4 Important Questions That Can Lead to Strategic Change

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Easter reminds us of new life, and with Spring we not only see budding trees and blooming flowers, but also sense a busyness in the air and a tremendous amount of energy is expended from leadership teams.

We’re grateful for those who will say yes to Jesus, but there is often a decline that quickly follows.

In fact, there’s an old school saying that goes: “Spring bump to Summer Slump.”

But does it have to be that way?

Attendance (& engagement) usually surges in the Spring, then quickly returns to where it was and trends gently downward to Summer. Is that just the way it is, or do we unknowingly lead it that way because that’s how “it’s always been?”

What if we worked on a Spring strategy could lead to Summer strength? And prayerfully lead to something longer term that generates movement toward momentum.

This is a time for change, like none the church has seen for a few years. Could this Spring be an opportunity to realize ministry from now through the Summer in a more fruitful way? Could that lead to long term breakthroughs?

Care to think and imagine with me?

Consider these new (soon becoming not so new) realities:

  • Attendance patterns are different now
  • Culturally, there is increased interest in spirituality, yet less confidence in the church
  • Habits have changed, and for many, church is now an option.

How should we respond to these realities?

How might we need to lead differently?

  • Do we passively accept the new reality? That doesn’t seem to make sense.
  • Do we resist the change? That’s like trying to stop time.
  • Or is this a time for change-oriented conversations that lead to greater Kingdom momentum?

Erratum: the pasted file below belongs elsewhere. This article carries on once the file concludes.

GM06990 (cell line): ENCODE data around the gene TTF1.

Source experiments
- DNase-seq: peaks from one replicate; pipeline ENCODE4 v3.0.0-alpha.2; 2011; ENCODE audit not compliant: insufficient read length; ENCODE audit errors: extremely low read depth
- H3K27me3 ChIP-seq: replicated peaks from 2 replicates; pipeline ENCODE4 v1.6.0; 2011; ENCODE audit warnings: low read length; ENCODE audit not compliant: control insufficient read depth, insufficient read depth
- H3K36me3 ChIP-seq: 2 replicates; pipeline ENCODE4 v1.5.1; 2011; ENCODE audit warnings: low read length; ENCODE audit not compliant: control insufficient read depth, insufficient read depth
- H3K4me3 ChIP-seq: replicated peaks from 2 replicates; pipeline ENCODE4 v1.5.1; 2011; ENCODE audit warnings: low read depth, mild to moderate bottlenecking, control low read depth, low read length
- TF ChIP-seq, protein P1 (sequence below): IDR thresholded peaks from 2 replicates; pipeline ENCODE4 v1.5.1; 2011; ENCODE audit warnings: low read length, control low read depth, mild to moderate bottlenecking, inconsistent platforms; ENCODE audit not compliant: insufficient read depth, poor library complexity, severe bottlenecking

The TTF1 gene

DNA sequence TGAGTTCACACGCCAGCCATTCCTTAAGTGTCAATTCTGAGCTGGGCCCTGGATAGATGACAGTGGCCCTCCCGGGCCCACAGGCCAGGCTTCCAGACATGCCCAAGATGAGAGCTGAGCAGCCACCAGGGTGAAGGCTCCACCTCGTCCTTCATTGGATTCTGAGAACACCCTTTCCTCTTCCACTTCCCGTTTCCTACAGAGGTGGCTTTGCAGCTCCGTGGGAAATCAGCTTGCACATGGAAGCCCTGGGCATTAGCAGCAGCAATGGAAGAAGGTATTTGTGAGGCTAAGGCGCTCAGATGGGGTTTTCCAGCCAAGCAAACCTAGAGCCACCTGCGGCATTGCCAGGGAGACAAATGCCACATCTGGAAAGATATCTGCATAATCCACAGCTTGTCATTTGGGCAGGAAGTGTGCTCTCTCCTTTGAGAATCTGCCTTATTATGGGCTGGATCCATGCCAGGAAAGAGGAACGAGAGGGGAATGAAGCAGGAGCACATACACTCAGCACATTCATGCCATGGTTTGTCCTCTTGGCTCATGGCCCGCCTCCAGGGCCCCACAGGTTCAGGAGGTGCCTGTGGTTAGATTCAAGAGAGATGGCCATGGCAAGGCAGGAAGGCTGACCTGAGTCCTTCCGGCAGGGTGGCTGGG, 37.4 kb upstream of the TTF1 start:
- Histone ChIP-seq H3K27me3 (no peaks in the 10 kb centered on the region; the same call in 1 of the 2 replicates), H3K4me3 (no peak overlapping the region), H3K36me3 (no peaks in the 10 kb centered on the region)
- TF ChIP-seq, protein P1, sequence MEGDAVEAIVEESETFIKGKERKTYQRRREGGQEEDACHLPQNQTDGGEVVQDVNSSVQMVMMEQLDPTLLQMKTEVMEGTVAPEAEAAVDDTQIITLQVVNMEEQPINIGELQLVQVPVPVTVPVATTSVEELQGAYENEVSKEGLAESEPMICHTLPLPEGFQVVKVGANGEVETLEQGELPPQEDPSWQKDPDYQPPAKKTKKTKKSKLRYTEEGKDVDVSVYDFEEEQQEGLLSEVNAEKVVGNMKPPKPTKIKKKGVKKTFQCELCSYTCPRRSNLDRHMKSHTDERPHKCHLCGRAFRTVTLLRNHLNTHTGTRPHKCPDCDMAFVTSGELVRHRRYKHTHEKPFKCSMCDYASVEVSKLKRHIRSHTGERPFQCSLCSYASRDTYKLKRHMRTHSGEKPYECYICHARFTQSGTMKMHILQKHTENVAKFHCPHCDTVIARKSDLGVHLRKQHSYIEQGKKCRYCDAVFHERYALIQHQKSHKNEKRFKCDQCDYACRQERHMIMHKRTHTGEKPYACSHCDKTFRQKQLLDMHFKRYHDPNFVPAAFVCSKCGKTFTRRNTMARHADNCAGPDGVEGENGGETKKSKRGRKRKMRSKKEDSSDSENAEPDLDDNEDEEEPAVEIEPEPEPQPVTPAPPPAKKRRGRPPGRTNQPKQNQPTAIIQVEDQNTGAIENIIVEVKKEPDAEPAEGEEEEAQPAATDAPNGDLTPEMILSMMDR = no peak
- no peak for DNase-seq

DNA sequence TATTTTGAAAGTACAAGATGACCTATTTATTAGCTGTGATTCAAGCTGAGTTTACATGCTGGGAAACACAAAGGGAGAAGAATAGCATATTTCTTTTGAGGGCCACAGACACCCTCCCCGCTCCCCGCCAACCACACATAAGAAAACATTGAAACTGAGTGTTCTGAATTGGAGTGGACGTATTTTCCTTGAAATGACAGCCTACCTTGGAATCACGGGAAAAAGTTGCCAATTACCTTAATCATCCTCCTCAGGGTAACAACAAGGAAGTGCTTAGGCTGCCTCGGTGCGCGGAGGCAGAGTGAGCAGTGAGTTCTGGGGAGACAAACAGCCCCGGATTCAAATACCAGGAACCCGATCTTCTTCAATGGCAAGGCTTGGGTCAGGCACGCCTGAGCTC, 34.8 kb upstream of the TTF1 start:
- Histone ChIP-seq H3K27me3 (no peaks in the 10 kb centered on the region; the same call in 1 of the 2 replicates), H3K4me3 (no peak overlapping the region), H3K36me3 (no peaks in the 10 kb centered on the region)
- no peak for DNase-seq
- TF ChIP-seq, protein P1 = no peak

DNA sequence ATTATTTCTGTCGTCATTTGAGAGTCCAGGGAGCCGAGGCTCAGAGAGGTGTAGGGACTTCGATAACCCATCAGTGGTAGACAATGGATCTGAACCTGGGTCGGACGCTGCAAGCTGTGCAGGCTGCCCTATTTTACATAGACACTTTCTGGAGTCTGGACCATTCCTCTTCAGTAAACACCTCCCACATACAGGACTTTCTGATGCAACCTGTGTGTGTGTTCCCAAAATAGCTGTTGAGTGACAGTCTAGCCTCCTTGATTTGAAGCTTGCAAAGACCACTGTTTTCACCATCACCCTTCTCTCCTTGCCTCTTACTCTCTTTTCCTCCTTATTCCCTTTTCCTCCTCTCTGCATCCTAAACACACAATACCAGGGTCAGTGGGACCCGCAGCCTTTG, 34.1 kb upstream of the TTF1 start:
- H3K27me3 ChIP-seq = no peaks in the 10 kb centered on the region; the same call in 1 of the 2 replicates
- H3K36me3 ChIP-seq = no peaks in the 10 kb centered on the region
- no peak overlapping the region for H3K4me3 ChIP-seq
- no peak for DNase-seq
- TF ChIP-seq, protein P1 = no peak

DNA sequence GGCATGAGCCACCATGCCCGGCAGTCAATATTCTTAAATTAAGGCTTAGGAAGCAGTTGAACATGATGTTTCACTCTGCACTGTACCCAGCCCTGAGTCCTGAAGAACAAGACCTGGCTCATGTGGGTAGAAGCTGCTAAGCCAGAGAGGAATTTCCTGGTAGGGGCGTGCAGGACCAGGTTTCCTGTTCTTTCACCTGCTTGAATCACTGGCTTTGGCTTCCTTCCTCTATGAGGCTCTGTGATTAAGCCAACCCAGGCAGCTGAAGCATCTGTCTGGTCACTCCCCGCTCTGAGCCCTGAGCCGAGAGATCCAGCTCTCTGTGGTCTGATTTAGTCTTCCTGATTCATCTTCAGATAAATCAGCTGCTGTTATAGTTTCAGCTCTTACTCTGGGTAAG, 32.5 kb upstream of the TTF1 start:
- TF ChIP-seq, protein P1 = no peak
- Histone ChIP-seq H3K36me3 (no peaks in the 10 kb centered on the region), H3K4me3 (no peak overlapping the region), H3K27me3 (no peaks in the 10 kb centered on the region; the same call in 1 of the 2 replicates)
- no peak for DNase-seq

It’s dangerous when patterns of church leadership don’t change. Like being so busy now that we don’t have time to think about change, and by the end of Spring most churches are about the same as before Easter. Is there a better way?

Let me offer a set of 4 very practical questions that you and your leadership team can process toward a preferable long-term future.It’s dangerous when patterns of church leadership don’t change.Click & Tweet!

4 Practical Questions:

There are really only 3 questions, but Easter is a great current example to engage the process, so I’ll make that question #1.

1) What is more important for Easter, your programming of the service or follow up of new guests and converts?

Most church leaders would say their strategic answer is follow up of guests and converts is more important than the actual Easter service. However, most of the effort and energy nearly always goes to the services.

Is this a case of passion overriding strategy?

Don’t get me wrong, we all want to honor God and serve people with excellence on Easter. But if your attendance after Easter is similar to your attendance before Easter, how important might your follow-up process be?

Yes. I know, both are important. But is that really true if we don’t have enough time or energy for both?

What if personal invitations for people to come and hear the message of Jesus, and the follow up of guests and converts is more important than the actual program of your Easter service? What would you change?

Would the outcomes be closer to what you pray for?

2) Where are you tempted to solve new problems with old solutions?

Creating and executing strategic change isn’t the problem, it’s the lack of time and abundance of pressure to maintain the present moment ministries.

The greater the pressure and the lower the margin, the more likely that leaders will attempt to solve new problems with old solutions.